I am starting to think that presidential debates are second only to the state of the union address when it comes to pointless political theatre. To quote my brother in law, the president could fulfil that particular constitutional mandate by buying Congress a recurring subscription to the Washington Post and be done with it. Similarly, with these debates, it’s become all about the theatre. While it’s good to have the candidates face each other directly like this, it seems more people today are interested in where each candidate was looking when the other was speaking. Fifty-two years after Kennedy/Nixon, it seems we’ve learnt nothing.
The thing I hate most about these debates is the fact that everyone wants to declare a winner. The primary purpose of a debate should be to explore ideas, not to beat the other guy. Mitt Romney certainly went into it with nothing to lose. If he could get through the night without insulting half the population or accidentally bragging about how fabulously wealthy he is, then it was always going to be chalked up as a win for him. Did Obama look tired? Of course he looked tired. He’s had a country to run for the last four years. Show me any president who didn’t age a decade in his first term. That’s the kind of job it is. What has Romney done in that time other than run for president? Having said that, Obama clearly let multiple opportunities for rebuttal go begging and it’s hard to imagine why.
The conventional wisdom certainly has it right on the standard of moderation. I’ve never seen Jim Lehrer so weak and ineffectual. The questions were high school stuff. “What would you say the difference is between the two of you on _____?” That means each candidate has to characterise his opponent’s policies, which is just asking for derp. I had to chuckle when Romney said Obama was misrepresenting his tax policy. Aside from whether he was or wasn’t, that’s a bit rich coming from someone whose own campaign has said they won’t be dictated to by fact checkers. Without making any comment on Obama’s description of the policy, if you’re going to go post-factual, you have to go all the way.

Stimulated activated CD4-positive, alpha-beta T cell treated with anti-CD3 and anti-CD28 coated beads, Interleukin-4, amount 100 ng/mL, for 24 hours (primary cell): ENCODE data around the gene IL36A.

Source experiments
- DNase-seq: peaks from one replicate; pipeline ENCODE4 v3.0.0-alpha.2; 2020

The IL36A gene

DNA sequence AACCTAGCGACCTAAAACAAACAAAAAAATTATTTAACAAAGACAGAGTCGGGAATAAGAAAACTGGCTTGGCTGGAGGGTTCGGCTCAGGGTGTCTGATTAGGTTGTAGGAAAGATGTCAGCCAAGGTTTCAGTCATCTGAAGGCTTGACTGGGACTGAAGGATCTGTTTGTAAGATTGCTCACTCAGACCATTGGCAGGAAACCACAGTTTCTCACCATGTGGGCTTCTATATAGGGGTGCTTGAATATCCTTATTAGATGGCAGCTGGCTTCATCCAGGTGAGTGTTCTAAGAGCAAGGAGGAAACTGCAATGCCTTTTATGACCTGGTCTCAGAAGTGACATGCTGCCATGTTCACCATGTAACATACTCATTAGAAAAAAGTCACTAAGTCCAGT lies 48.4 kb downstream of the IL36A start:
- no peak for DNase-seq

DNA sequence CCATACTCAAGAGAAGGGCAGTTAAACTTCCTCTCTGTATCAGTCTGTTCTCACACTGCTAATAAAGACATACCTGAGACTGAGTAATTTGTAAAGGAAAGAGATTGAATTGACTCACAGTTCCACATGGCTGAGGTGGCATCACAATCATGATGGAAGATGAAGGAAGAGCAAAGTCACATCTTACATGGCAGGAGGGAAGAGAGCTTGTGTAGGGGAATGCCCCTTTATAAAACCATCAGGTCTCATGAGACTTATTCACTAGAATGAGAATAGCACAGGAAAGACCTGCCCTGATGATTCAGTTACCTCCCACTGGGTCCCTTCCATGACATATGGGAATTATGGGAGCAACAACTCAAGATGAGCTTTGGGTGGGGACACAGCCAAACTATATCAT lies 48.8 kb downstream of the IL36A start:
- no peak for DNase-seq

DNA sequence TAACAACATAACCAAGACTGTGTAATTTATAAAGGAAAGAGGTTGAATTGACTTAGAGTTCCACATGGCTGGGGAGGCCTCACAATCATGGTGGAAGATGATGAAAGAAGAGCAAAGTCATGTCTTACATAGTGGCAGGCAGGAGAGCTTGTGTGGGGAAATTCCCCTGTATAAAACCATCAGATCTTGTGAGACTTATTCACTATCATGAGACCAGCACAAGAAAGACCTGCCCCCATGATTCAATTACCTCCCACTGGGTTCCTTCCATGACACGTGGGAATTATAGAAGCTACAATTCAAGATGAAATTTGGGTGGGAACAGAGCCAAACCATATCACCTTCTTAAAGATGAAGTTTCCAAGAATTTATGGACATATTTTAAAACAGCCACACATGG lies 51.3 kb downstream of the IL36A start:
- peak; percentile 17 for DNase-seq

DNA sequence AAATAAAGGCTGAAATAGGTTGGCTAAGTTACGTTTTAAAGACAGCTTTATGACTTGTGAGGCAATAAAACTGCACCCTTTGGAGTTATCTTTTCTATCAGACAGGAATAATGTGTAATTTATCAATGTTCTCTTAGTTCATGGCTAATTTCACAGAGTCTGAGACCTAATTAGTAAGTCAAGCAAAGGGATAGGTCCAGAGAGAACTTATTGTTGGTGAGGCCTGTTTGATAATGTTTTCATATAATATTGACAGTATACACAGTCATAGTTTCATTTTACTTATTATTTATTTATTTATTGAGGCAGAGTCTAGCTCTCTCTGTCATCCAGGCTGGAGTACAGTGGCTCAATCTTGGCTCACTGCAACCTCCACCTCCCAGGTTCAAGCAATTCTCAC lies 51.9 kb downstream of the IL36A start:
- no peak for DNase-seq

If you knew nothing else about Mitt Romney you would say he presented well in the debate. The problem is, we do know other things about Mitt Romney. We know he changes his story according to who he’s speaking to. He goes to Michigan and says he likes cars. He goes to Mississippi and says he likes “cheesy grits.” I’m not saying the two are mutually exclusive but I’ll lay odds that even I’ve had cheese grits more often than Mitt Romney has. So the question is not so much what Mitt Romney said last night, but how it squares with what he has said previously, what he may say tomorrow and which one we ought to believe.
I think the most telling moment in the debate came from one of the segments they replayed on the news a lot, but not for the same reason they replayed it.
Mitt Romney said:
I just don't know how the president could have come into office, facing 23 million people out of work, rising unemployment, an economic crisis at the -- at the kitchen table, and spend his energy and passion for two years fighting for Obamacare instead of fighting for jobs for the American people.A couple of things first: I think we all know how he came to office facing 23 million people out of work, rising unemployment and an economic crisis. They all came from the policies of the administration that Republicans dare not name, yet whose economic policies they want to return to. Secondly, since millions of Americans are dependent on their employers to provide their health insurance, high unemployment is actually a pretty important reason to prioritise health care. But neither of those things really highlights how disturbing this comment from Romney really was.
For those with short memories, a major plank of Obama’s platform in the 2008 campaign was to reform the health system and bring coverage to millions who didn’t have it. The policy may have been watered down, no thanks to obstructionist Republicans and gutless Democrats (by the way, can someone please explain to Republicans that “bipartisan” does not mean Democrats shut up and do whatever Republicans want?), but regardless of whether you agree with the policy or not, Obama spent his energy and passion fighting for health policy reform because he said he would! Perhaps Obama is old fashioned enough to think that when you take a policy to an election, win that election and receive a mandate, then you should enact the policy.
By his own words, Mitt Romney doesn’t seem to understand that. He doesn’t seem to make the connection between election promises and what you do in office. This should ring alarm bells for anyone considering voting for Romney.
And yes, Obama should have said that too.